No child left behind?

In the United States of America, the no child left behind policy is leaving 40% of its kids behind.

In Finland there is a 0% dropout rate because no students are ever left behind.

This Ted Talk is fascinating. I only wish Canada could have a more well-rounded education system where teachers were given more flexibility when it comes to curriculum and the support they need for their students for future success. I also think post-secondary education should be free – but that’s another story!

The Green School Bali

I have been fascinated with this school for several years now and felt that it applies to our GDPI course.  It relates to the inquiry based school videos that were assigned.  Have a look and see how a school can truly reach greatness through a holistic and inquiry based student driven curriculum.  The website is very large and has many components including a CNN documentary and visits from speakers like the secretary general to the United Nations as well as Jane Goodall.  (Plus, the founder is Canadian!)


Introductory Speech

More recent speech

I think this school aims at social reconstruction: critically analysing the state of society and trying to make it better.

Philosophical Foundations of Curriculum: Module 2

I have gained further insight into the philosophies behind education after reading the course material for this second module.

After originally having some of my own mis-conceptions about reconstructionism I have come to the conclusion that it does have relevance to my own teaching practice. However, my day to day teaching philosophy is more pragmatic than any other philosophy.  I feel that my teaching reflects pragmatic philosophies through: students-centred learning, activity-based learning and attitude based learning that is to central to the PYP curriculum I am currently teaching.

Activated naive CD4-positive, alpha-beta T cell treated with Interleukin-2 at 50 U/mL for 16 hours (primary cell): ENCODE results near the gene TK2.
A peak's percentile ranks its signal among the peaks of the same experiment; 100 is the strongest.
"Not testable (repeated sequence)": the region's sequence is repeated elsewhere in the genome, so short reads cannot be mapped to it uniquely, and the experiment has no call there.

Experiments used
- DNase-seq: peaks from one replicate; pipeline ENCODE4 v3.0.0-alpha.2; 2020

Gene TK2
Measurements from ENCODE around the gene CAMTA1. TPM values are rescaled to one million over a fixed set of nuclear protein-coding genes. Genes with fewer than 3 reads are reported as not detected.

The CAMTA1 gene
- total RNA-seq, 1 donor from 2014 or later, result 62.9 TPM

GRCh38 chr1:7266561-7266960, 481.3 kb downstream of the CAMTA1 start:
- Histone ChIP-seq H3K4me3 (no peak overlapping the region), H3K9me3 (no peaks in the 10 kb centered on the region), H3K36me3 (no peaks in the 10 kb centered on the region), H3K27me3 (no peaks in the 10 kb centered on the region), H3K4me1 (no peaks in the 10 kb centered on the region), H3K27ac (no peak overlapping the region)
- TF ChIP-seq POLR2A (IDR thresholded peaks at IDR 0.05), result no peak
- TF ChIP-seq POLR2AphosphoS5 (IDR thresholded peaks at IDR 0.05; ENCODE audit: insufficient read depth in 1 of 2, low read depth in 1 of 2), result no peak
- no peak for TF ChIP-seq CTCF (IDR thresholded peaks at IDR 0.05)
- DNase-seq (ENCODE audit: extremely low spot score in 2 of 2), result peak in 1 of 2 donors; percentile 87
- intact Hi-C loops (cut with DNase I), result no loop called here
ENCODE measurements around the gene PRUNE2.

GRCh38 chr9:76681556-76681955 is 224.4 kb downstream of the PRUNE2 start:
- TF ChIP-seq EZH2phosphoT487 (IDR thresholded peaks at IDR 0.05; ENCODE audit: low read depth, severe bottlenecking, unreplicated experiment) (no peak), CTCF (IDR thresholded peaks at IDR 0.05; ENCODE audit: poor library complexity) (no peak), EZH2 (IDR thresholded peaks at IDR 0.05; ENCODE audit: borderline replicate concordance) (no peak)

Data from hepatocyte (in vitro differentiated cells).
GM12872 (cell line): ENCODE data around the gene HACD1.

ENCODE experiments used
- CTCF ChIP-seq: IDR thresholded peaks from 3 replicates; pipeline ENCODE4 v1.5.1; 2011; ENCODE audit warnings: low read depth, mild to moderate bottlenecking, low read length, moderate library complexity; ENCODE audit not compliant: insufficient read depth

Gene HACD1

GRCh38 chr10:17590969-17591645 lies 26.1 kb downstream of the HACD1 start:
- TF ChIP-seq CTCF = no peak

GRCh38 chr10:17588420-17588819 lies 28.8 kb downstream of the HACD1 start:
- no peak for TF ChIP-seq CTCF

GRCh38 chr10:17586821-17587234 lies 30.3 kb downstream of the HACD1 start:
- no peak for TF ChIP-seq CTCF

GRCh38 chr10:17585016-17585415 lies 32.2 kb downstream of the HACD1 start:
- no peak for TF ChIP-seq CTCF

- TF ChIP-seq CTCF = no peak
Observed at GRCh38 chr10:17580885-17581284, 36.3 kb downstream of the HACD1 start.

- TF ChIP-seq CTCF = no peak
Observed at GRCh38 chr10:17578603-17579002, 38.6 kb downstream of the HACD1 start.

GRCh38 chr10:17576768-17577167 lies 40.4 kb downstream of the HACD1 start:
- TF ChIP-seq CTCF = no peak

Please enjoy the modified Prezi that Kerrin Celestine and I have made as a collaborative project.

Comments and suggestions are more than welcome, but please reference individual statements within the document rather than slide numbers (as they are ever-changing).

Concepts of Curriculum – Additional, response to B’s questions.

How I am trying to apply technology into the 21st century curriculum while I teach at my international school in China:

We use

  1. an interactive white board regularly,
  2. as a math resource
  3. online home reading program as a library for reading development
  4. incorporate technology into final presentations for 6 week units of work such as video, powerpoint, Microsoft publisher and word documents
  5. use iPad apps to enhance learning and library research
  6. use video presentations to assist learning like those from and a select few on

of course, among others.

Why I believe that math curriculums with a small amount of rote learning would be good?

I fully support and wholeheartedly believe that integrated learning through hands-on activities and real life situations are the best way to learn math.  I love playing learning games and using maths centres to solidify learning in my classroom.  However, after teaching for 2 years in a school with a wide variety of incoming 7 year olds from a vast selection of school curricula I can see that students with a strong background in basic number sense and numeration do much better in hands-on and situational learning activities.  Students who master and actually just go ahead and memorise their times tables and simple addition and subtraction facts really perform to a much higher standard than students without that solid mathematical awareness as a background.  I fear that the humanistic focus may in fact be a little too lenient on students in this simple and rudimentary aspect of learning. I can remember the only way for me to learn these skills when I was young was flash cards and drills.  I remember thanking my teacher for finally taking the time to drill the facts into us, so the rest of math would come easier, later on – like word problems and comprehension questions related to maths skills.